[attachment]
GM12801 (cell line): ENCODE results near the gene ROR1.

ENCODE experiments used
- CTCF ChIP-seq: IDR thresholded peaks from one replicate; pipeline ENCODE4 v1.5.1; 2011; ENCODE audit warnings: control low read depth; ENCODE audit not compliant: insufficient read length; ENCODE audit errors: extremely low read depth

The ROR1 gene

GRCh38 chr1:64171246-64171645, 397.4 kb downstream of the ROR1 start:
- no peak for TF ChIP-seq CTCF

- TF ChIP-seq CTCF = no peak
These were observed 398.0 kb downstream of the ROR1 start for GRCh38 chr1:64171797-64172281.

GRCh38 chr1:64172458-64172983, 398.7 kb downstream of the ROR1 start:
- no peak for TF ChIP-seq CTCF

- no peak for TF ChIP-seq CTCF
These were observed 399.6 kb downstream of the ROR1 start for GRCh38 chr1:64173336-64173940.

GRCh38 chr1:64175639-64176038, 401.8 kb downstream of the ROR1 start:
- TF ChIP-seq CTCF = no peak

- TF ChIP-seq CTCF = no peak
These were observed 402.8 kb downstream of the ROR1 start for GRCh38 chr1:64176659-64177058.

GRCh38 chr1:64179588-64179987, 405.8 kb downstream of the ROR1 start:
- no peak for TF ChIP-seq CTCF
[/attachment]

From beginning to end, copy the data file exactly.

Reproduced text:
GM12801 (cell line): ENCODE results near the gene ROR1.

ENCODE experiments used
- CTCF ChIP-seq: IDR thresholded peaks from one replicate; pipeline ENCODE4 v1.5.1; 2011; ENCODE audit warnings: control low read depth; ENCODE audit not compliant: insufficient read length; ENCODE audit errors: extremely low read depth

The ROR1 gene

GRCh38 chr1:64171246-64171645, 397.4 kb downstream of the ROR1 start:
- no peak for TF ChIP-seq CTCF

- TF ChIP-seq CTCF = no peak
These were observed 398.0 kb downstream of the ROR1 start for GRCh38 chr1:64171797-64172281.

GRCh38 chr1:64172458-64172983, 398.7 kb downstream of the ROR1 start:
- no peak for TF ChIP-seq CTCF

- no peak for TF ChIP-seq CTCF
These were observed 399.6 kb downstream of the ROR1 start for GRCh38 chr1:64173336-64173940.

GRCh38 chr1:64175639-64176038, 401.8 kb downstream of the ROR1 start:
- TF ChIP-seq CTCF = no peak

- TF ChIP-seq CTCF = no peak
These were observed 402.8 kb downstream of the ROR1 start for GRCh38 chr1:64176659-64177058.

GRCh38 chr1:64179588-64179987, 405.8 kb downstream of the ROR1 start:
- no peak for TF ChIP-seq CTCF